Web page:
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What colleges can do about diversity after Supreme Court's affirmative action ruling


The U.S. Supreme Court's decision to strike down affirmative action is expected to lead to declines in racial diversity at colleges and universities. That's been the case in places like California and Florida, where race-conscious admissions were banned years ago. So what can colleges do to maintain and even increase diversity in the student body? Joining me now is Natasha Warikoo. She is a professor of sociology at Tufts University and author of "Is Affirmative Action Fair?: The Myth Of Equity In College Admissions." Good morning.

NATASHA WARIKOO: Good morning.

SCHMITZ: So let me start right there with the title of your book. You call equity in college admissions a myth. You pose the question how fair affirmative action is in the first place. Can you elaborate on that?

WARIKOO: Sure. Well, you know, and I talk in the book about how, you know, ultimately, asking whether affirmative action is fair is asking the wrong question because that centers the issue of, you know, is this fair? The sort of - the follow onto that - is it fair, often, to white students or Asian Americans? And in reality, you know, affirmative action is a policy that really is about furthering the goals of higher education. And we should really be thinking about admissions not as, you know, a reward for achievement and - you know, some people deserve to be admitted and some people don't. No one deserves this. But rather, colleges are trying to admit a student body that furthers their mission. And most colleges' missions are about contributing to our shared society. So looking towards the future rather than the past - not what did you do, but what will you do in the future? And I conclude in the book that, you know, it's clear that racial diversity in elite colleges, so that these people can go on to become our future leaders, diversify our professions, is really something that will benefit our entire American society for the better.

SCHMITZ: Now, while last week's Supreme Court decision applies to all public and private universities and colleges in the country, only a small portion have highly selective admissions, where fewer than 50% of applicants get in. Those will therefore be the most impacted. What response do you expect from those schools?

WARIKOO: Yeah. I mean, I - it's pretty clear that most, you know, college leaders, admissions officers, heads of admissions really care about racial diversity for their student body because they see the benefits of diversity on their campus in terms of students' experiences on campus in terms of what they go off and do in the future - again, connecting to the university goals. So they're committed, and they will try a lot of different things. They already are, and, you know, hopefully they will be doubling down on these efforts - you know, things like recruitment in, you know, underrepresented communities that are perhaps close to the university or further afield; things like pathways programs, where they kind of build partnerships with, again, schools or communities; give students extra - students who seem like they might, with a little support, be successful at the university - give them some more support so that they can then get exposed to the campus and then hopefully matriculate in the future; and then other things like - in terms of admissions, like percent plans. If you're, say, in the top 4%, 5% of your graduating class, you can - you know, these are things that have been used in the University of California system, University of Texas system - you get to automatically be admitted to one of the top colleges. You know, really doubling down on holistic admissions - taking much more consideration into your background. So these are - there's a whole range of things that colleges can and I think will do - are already doing and will double down on.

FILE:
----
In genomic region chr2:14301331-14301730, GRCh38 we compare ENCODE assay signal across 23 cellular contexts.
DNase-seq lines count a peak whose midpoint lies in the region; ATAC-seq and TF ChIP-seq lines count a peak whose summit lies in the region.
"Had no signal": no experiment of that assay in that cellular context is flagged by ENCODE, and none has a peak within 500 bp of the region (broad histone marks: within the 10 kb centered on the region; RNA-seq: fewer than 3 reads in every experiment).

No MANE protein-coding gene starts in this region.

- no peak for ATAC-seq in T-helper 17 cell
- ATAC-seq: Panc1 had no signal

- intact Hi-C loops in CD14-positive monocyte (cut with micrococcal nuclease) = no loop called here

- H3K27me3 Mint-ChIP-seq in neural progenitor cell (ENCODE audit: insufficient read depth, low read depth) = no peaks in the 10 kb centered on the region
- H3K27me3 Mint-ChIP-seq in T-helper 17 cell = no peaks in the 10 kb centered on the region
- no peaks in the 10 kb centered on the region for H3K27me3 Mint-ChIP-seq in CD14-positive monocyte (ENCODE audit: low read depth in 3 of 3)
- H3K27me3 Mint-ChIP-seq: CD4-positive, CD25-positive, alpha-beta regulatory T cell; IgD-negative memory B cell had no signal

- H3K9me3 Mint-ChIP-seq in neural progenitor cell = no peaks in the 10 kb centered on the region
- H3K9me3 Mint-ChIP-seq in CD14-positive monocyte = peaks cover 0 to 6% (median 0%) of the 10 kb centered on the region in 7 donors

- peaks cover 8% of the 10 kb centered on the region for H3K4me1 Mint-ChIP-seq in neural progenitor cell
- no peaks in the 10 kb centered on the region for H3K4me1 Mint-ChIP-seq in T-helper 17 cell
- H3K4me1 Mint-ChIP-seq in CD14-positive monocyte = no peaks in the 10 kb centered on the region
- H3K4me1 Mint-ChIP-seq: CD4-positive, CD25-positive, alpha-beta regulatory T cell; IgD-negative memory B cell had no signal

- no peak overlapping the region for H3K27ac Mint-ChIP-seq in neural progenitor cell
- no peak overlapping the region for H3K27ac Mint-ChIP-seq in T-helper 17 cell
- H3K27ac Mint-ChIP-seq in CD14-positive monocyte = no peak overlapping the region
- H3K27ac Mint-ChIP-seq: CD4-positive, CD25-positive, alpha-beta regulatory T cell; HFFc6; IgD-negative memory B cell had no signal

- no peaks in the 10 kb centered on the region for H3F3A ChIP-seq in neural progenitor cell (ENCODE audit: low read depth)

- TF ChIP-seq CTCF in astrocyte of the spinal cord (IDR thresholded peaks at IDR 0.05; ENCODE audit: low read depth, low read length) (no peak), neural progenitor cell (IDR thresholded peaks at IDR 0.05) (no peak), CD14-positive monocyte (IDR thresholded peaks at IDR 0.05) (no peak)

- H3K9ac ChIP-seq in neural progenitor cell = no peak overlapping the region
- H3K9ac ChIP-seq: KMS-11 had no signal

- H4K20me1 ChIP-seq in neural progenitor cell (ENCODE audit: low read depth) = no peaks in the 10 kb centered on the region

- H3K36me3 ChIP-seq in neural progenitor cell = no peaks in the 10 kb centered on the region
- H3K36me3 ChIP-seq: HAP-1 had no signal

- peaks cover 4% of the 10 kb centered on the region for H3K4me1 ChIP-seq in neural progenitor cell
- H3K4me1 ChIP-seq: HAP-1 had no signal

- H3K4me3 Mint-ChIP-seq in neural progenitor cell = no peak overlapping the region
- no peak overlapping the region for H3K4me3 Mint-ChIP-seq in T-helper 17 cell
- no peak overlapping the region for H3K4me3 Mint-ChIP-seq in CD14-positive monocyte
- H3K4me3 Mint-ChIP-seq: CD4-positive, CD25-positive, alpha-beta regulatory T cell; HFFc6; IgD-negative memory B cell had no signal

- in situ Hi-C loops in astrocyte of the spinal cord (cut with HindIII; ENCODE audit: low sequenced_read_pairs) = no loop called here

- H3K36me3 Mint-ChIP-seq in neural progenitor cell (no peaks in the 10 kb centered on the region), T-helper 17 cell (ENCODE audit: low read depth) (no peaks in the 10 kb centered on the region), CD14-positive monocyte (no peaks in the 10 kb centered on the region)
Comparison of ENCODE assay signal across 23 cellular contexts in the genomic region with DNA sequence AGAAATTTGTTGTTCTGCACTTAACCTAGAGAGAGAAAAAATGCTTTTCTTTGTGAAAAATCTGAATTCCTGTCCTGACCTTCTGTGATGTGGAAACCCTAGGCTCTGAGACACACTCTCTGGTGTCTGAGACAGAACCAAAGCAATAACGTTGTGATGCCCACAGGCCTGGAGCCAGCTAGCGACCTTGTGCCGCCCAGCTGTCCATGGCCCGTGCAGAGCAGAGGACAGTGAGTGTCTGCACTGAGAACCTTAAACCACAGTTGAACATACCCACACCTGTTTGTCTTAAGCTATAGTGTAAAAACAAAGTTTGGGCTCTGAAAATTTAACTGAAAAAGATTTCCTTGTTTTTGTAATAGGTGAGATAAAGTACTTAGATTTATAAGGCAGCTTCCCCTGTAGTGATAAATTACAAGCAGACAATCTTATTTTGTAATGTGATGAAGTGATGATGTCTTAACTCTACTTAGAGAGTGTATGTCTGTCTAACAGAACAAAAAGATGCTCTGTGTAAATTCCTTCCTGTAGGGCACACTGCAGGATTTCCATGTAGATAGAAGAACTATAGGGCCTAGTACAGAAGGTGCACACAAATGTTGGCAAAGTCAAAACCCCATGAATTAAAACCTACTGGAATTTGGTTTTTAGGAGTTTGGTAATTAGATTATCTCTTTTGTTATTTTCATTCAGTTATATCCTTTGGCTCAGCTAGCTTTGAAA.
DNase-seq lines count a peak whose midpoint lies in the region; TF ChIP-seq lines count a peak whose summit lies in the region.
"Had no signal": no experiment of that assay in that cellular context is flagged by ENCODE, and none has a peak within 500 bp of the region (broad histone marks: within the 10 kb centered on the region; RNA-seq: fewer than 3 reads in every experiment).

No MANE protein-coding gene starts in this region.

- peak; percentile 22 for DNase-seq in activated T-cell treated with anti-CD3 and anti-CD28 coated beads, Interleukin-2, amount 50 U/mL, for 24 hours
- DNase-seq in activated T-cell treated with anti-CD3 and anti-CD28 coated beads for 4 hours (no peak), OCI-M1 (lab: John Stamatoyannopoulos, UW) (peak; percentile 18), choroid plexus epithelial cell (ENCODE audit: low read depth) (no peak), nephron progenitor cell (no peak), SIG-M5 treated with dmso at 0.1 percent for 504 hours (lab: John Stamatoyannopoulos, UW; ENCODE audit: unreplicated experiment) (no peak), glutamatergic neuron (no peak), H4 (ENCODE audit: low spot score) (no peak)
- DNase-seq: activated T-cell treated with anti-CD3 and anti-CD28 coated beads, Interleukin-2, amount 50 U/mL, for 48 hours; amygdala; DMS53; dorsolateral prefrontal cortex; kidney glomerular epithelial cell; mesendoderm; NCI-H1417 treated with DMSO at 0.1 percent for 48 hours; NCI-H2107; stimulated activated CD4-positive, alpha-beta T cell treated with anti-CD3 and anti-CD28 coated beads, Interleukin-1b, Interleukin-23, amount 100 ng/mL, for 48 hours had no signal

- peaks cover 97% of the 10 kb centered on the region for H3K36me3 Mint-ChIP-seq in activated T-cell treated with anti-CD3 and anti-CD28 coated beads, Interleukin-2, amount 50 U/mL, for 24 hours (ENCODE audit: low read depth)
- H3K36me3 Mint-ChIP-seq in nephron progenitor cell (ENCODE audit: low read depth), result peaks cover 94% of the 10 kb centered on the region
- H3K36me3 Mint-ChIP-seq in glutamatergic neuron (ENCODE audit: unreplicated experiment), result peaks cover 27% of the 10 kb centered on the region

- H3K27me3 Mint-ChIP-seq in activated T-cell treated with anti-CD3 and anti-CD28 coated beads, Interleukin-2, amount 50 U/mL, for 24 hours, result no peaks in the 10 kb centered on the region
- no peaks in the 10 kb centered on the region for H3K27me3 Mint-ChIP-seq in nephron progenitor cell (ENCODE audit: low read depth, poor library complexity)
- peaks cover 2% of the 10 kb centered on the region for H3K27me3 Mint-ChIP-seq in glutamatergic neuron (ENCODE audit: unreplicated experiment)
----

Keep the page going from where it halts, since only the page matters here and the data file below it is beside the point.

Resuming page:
SCHMITZ: When we're talking about these elite institutions - you know, for example, Harvard. You know, yesterday a civil rights group filed a complaint to stop legacy admissions there, which they say...


SCHMITZ: ...Overwhelmingly benefits white and wealthy students. How difficult will it be to change those practices?

WARIKOO: Yeah. I mean, I think that colleges can and should end legacy admissions. That doesn't - it seems pretty clear in terms of, you know, what they are getting from those legacy admissions policies and the sort of stain on their - you know, this idea of fairness or even just equity that it creates, to me, isn't worth it - pretty clear. But I think this idea that ending legacy admissions is going to compensate for affirmative action is wrong. And when you look at the data, it won't - ending that policy won't bring the numbers of underrepresented minorities back to where it was in the past. But absolutely, they should, and I think they are going to think about it. I think they worry about the financial implications.

SCHMITZ: That's Natasha Warikoo, professor of sociology at Tufts University. Thank you.

WARIKOO: Thanks for having me. Transcript provided by NPR, Copyright NPR.

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